One of the first things I learned about comic books was the difference between Marvel and DC. (I was four.) DC was Superman, Batman, Wonder Woman, Sgt. Rock, The Unexpected. DC Comics were thick with reprints from the 40s to the 60s. The Bat-Mobile was always the Bat-Mobile, even if it didn’t look the way it did on tv, no matter what year it was. (In the early 70s, Batman drove a Corvette Stingray because OF COURSE HE DID.)
Marvel, on the other hand, was Spider-Man, the Hulk, Captain America, the Fantastic Four. Marvel Comics were always SHOUTING! Everything was CHAOS and HYPERBOLE, TO A COLLOSSAL DEGREE!!! Spider-Man was always a wise-ass, no matter what year it was. Spider-Man drove a dune-buggy for like, one issue because the Toy People wanted him to have a car. (“Batman has a car. Why doesn’t Spider-Man have a car?”) I’ll say that again – Spider-Man drove a dune-buggy in Manhattan because the Toy People said so.
There was a noticeable difference between Marvel and DC; in tone, in presentation, in style. It made sense that Batman had a cool car. Internal logic demands that Batman have a cool car. It never made sense that Spider-Man drove a dune-buggy in Manhattan. Marvel called themselves “The House Of Ideas”, neglecting to mention that some ideas are bad. Marvel was the Hard Sell mixed with love-bombing, everything they put out was ESSENTIAL to read, just to keep up with the frantic pace. They used words like “senses-shattering” and “pulse-pounding” to describe a stroll to the corner. Marvel went up to 11 when Spinal Tap was just an itch in Christopher Guest’s brain.
And if you believe Stan Lee, we owe it all to Stan Lee.
DC didn’t have an omnipotent editorial presence the way Marvel did, even when Julie Schwartz was running the show. And even though Stan Lee had stopped “writing” comics by the time I came around and was mainly merely managing Mighty Marvel, everyone (and I mean everyone) copied his break-neck, thesaurus-powered style. Even DC aped the upstart Smilin’ Stan the Man, trying to lend a little of the old carnival-barker charm to their line.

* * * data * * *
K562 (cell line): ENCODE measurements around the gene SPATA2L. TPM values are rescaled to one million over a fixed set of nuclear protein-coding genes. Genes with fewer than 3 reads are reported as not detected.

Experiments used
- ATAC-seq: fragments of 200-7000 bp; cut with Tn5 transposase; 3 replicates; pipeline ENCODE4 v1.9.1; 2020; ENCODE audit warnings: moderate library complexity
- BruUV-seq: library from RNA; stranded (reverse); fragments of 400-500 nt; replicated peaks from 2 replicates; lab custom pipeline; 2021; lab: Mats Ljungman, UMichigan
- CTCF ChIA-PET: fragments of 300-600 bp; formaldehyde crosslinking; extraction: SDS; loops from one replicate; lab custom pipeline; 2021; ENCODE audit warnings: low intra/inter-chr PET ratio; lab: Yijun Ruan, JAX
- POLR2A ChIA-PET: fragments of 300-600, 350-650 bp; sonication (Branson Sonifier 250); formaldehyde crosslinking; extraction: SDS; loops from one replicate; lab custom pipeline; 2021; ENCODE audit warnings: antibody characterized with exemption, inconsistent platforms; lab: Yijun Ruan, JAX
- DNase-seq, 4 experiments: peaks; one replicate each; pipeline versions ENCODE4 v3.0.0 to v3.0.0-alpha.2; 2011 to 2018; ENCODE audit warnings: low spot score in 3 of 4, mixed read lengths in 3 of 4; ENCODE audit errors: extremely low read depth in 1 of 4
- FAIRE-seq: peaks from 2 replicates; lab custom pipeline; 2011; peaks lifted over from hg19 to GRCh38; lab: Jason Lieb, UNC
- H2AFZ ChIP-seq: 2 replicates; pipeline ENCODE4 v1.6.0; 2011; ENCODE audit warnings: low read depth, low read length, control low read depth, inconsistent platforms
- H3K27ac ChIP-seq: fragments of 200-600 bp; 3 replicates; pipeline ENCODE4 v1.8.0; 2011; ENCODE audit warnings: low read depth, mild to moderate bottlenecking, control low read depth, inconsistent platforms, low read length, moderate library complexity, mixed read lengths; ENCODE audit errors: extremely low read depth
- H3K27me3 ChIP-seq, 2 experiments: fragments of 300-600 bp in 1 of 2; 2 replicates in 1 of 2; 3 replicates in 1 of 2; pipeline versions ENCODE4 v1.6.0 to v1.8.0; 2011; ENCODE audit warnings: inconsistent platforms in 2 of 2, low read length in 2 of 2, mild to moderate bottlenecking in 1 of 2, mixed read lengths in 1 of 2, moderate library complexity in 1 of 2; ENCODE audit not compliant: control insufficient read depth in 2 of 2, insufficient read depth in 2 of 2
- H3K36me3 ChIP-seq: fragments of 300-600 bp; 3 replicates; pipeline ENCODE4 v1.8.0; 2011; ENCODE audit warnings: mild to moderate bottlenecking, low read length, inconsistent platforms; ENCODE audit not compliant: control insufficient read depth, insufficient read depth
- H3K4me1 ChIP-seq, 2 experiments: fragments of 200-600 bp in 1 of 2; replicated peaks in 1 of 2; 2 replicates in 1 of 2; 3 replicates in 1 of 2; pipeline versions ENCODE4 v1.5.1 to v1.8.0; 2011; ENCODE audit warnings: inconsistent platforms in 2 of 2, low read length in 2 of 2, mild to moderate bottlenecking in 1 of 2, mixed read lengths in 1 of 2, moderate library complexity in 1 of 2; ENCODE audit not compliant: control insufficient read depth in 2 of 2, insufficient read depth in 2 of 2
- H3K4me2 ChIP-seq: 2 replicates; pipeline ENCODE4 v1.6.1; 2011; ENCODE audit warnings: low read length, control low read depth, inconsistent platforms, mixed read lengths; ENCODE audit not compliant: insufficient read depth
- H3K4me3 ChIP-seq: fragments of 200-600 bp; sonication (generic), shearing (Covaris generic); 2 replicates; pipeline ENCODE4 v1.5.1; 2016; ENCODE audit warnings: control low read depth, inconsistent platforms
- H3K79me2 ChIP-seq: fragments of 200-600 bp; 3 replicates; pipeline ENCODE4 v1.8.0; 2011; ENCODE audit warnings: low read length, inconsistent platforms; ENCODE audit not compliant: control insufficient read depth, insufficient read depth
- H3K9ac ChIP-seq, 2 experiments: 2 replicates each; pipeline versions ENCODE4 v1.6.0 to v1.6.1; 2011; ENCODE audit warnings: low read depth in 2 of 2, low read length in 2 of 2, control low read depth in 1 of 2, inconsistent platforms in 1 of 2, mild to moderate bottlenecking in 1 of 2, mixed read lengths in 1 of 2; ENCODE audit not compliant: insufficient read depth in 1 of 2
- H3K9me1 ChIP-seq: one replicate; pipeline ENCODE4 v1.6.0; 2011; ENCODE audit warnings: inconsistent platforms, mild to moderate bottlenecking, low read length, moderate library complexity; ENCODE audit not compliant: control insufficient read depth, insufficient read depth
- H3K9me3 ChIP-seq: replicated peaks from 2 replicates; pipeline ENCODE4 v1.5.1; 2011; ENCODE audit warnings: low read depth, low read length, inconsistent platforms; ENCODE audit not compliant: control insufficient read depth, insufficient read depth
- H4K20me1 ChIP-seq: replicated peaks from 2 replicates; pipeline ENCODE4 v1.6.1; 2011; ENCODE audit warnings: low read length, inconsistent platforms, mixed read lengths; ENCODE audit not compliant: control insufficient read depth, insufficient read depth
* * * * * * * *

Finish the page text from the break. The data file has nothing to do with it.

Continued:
There’s a glorious 70s grunginess to the Marvel Comics of my youth, a weird kind of “Anything Can Happen!” vibe, an inclusionary feel. Marvel made you feel like you were special, a connoisseur, a part of an elite club, even while they picked your pockets clean. Barnum’s Dictum, in flagrante delicto, True Believer. Face Front!
Which, literary imitators aside, was Stan Lee’s true talent – “selling a bill of goods”. He made a fortune ripping off not only little kids and mental defectives but his own collaborators and employers as well. Stan always wanted to write the Great American Novel and he was “embarrassed” to admit to people that he wrote comic books but he had no problem cashing the cheques at the bank. The Kirby case is especially egregious – Stan has actually said the words “When I created Captain America …” out loud in an interview when the fact of the matter is his contribution to the creation of Captain America consisted of going out for coffee and sandwiches. Stan had a rule that ONLY HE, Stan Lee, could ever write the Silver Surfer. People liked the Silver Surfer. Jack Kirby created the Silver Surfer, not Stan Lee. Jack Kirby fought in the Battle of the Bulge. Stan Lee spent the war States-side doing captions for cartoons about VD.
Spider-Man is even worse. Why do you think Steve Ditko has been a crazy objectivist for the last forty-odd years? Stan Lee took credit for everything he ever did. Stan Lee gave Spider-Man a dune-buggy because the Toy People said so.
Whenever he pops up in a cameo in a Marvel movie, I boo, loudly. Jack woulda liked that, a jab at Stan and his purloined legacy. Still, I wouldn’t be able to string words together like this without Stan Lee and Mighty Marvel. (I tried to write like Bob Haney once and my liver almost exploded.)
Nobody fears Death like Stan Lee. Nobody. Jack Kirby is waiting for him on the other side.
COMING SOON IN PART THREE – I’M SURE I’LL THINK OF SOMETHING!